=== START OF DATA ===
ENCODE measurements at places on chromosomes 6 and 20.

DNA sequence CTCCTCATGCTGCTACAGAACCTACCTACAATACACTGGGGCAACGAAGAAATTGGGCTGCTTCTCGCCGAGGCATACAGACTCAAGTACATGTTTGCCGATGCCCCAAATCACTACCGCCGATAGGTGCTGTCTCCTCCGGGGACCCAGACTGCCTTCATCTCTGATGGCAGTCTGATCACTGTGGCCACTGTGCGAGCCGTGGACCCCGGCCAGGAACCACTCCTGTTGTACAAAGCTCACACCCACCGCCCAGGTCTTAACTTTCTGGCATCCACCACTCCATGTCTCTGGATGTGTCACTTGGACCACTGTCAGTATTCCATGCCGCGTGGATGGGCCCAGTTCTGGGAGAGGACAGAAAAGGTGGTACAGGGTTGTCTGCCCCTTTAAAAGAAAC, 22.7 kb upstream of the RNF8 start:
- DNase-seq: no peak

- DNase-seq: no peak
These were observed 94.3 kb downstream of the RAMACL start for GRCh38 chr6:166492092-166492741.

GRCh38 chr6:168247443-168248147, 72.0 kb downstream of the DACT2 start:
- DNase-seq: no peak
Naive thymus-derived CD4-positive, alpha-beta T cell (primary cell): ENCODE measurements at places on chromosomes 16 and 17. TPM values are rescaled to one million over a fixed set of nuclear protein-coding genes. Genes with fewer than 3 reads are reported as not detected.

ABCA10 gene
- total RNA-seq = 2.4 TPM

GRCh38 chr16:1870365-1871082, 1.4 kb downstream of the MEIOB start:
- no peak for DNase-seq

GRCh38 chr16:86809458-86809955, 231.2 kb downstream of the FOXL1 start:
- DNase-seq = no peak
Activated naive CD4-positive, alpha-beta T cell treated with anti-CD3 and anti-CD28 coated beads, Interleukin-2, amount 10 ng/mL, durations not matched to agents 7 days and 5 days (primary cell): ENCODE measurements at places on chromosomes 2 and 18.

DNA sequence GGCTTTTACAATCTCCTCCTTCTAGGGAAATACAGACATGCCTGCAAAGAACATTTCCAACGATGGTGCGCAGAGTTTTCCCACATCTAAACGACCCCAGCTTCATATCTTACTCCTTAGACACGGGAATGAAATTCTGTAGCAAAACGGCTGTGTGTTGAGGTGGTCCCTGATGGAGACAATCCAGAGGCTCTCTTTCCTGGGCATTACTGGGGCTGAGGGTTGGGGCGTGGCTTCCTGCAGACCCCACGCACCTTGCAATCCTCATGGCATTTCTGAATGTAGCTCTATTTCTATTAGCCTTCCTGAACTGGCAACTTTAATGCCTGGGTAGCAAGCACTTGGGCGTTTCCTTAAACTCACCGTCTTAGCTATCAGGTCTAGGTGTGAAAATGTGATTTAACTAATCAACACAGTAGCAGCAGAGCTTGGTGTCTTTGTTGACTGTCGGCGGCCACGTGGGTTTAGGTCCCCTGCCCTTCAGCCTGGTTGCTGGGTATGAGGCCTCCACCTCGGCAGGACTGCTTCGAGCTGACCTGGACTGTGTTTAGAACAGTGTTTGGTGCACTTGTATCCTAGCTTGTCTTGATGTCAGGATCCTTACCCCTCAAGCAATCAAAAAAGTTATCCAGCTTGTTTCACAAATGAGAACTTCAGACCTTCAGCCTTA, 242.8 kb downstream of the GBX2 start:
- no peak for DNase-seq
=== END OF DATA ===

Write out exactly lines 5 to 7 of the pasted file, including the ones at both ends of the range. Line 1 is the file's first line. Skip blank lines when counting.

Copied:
These were observed 94.3 kb downstream of the RAMACL start for GRCh38 chr6:166492092-166492741.

GRCh38 chr6:168247443-168248147, 72.0 kb downstream of the DACT2 start:
- DNase-seq: no peak